How to Apply Korean Make Up (Step by Step Guide)


Hi, guys!
I had my K-Pop fan girl moment for about two years; back when I was in uni (boy, that was over five years ago). So I am quite familiar with Korean make up and I was actually a loyal user of The Face Shop BB Cream. But that phase over when thesis period came (I wore zero make up on weekdays and on weekend the bare minimal, powder & blush on : MAC, eyebrow & eyeliner : Dolly Wink, and Bodyshop tinted lip balm) and when I graduated, I just completely forgot about all the boy bands and the girl bands. 

But anyway, I noticed there are plenty of American vs Korean Make Up videos online and it did tingled me a little bit. I have completely immersed in American (some people say Western) make up for the past three years so I thought it would nice to switch things up a little bit and did a Korean make up for today's look.



First is CC Cream. This one blur your pores and brighten up your complexion. It doesn't hurt that it has SPF 30++ as well. I LOVE this CC Cream. I look so much fresher as soon as I apply it. This cream act as your primer.


This is another CC cream but it's in a cushion form. The difference is that the CC Cream above is clear while this cushion is tinted and act as your foundation. I'd say it has sheer to medium coverage. I had this for about a year and the cream almost dried out but I managed to pack up my whole face with it. This cushion gives that glowy dewy look Koreans are most famous for. And don't set anything, Koreans are not big on that matte look so they barely use any powder.


While American use concealers in that triangle form under the eye and then along your nose bridge and chin to conceal AND brighten, Koreans use concealer only to conceal blemishes. So I use a couple dots on my under eye and another couple dots around my freckles. I have to say, this concealer does not have that much coverage. But I guess it gives another thin layer to conceal your flaws.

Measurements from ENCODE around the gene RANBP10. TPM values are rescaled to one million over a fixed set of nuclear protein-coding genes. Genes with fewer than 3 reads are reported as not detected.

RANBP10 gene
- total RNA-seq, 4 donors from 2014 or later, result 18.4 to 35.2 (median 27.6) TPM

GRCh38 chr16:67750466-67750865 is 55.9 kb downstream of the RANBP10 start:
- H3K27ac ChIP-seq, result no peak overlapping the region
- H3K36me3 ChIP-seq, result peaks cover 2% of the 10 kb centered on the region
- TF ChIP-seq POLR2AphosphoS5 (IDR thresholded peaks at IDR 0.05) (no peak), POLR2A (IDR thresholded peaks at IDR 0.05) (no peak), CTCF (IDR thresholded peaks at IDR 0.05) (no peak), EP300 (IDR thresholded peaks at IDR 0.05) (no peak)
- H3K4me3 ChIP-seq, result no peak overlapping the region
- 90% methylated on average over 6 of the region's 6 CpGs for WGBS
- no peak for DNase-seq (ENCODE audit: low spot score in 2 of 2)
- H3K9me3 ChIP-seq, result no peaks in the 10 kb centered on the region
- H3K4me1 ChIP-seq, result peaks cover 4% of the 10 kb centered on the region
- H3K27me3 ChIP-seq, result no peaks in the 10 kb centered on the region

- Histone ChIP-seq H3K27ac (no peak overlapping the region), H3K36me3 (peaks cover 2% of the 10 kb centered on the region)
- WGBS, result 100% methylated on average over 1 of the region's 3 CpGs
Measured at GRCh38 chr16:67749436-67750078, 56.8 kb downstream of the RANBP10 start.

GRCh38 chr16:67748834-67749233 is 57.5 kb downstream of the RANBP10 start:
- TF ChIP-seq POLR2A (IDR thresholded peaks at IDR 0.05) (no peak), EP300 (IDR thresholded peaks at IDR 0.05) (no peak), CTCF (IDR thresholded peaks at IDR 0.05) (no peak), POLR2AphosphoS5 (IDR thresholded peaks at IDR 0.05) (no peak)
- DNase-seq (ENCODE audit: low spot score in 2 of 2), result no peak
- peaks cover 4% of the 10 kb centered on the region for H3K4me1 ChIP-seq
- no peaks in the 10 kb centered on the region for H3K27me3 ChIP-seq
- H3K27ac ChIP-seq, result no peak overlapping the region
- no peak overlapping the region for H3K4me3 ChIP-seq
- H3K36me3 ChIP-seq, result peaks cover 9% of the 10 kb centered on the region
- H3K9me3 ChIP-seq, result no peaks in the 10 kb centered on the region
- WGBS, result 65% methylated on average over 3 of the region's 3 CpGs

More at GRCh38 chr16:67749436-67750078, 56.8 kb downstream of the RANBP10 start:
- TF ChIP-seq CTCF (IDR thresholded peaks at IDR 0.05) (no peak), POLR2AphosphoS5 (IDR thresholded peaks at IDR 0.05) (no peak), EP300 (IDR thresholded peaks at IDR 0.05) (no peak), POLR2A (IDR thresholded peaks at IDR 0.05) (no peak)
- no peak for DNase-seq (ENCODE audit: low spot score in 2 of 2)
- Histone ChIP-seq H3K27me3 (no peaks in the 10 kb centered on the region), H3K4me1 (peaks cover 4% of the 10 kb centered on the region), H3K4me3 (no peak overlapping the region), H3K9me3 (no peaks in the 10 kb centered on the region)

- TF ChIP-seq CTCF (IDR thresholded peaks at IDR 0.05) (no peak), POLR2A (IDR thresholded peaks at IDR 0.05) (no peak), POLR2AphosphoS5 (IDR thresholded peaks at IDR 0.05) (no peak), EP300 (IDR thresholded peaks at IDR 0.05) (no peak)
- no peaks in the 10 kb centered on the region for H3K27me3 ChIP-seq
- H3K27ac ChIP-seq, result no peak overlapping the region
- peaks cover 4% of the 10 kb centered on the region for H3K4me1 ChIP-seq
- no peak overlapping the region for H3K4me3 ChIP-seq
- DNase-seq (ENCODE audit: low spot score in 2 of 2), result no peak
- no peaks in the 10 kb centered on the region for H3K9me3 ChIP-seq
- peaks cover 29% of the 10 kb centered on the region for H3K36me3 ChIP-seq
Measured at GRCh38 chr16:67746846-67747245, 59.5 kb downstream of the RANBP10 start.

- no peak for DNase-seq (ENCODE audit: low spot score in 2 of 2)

I really like this eyebrow pencil and I think I used this a couple years back when I went to Korea and bought it there, but I had no idea where it is now. Anyway, Koreans draw their eyebrow straight and since I had my eyebrow microbladed, I actually conceal the arch with Nars radiant creamy concealer and drew on top of that.



For eyes, I stick to pinkish shade since Koreans are all about cutesy look. I use the nude pink colour for all over the lid, the dark pink for outer V, and shimmery pink (above the nude) for my middle eye area. For inner corner and under eye, I used Urban Decay Naked "Sin".


For eyeliner, I used Stila Stay All Day Liquid Liner. However, I draw the line as thin as I could and draw the wing down instead of up. They say it'll give you a puppy eye look. Mascara I used was Etude House Curl Fix! Long Lash. I'm sorry I forgot to take pic of the mascara but you can see how it looks like in the first pic (bottom right). I like the mascara okay.


Koreans do contour but their aim is to have that V-shape face, not to contour your cheekbone as high as possible or your nose as thin as possible. So using the darkest colour on the left, I focus mostly on my lower cheek and jaw area, a little bit under cheekbone, and use whatever left for my temple. I also contour my nose using my fingers for that soft look.


For blush on, I use my finger to warm up the lipstick and then apply a few dots around the apple cheek (not drawing it upward) and blend it out with my fingers. And then I top it off with the shimmery powder from the contour palette for an even more glowing look.



For lip, I packed up on my inner lip area and then spread it out with my finger for that soft gradient lip that's popular in Korea.

And here is the final result a.k.a the before and after pics.


I surprisingly don't hate it. In fact, I think I quite like it. Korean make up does make you look youthful and cute, no doubt about that. But it's not as transformative as American make up. In my opinion, Korean make up will be more suitable as an everyday make up but I'm not sure I'm liking the tacky-ness of it all. You definitely can't touch your face without some product transferring to your fingers. I also like that Korean make up is very subtle, perfect for beginners.

I think I will stick to my usual western make up. I don't really do that much make up on weekdays (again, the bare minimal, plus bronzer this time) so I want to look like I actually put on an effort in my face, is that make sense? Nothing against the cutesy make up, of course! I might do a Korean look when I'm visiting a uni so I'll pass as a student. LOL.


Couldn't help but to put in an old photo of mine for comparison. 
Which style of make up do you like better? American or Korean?


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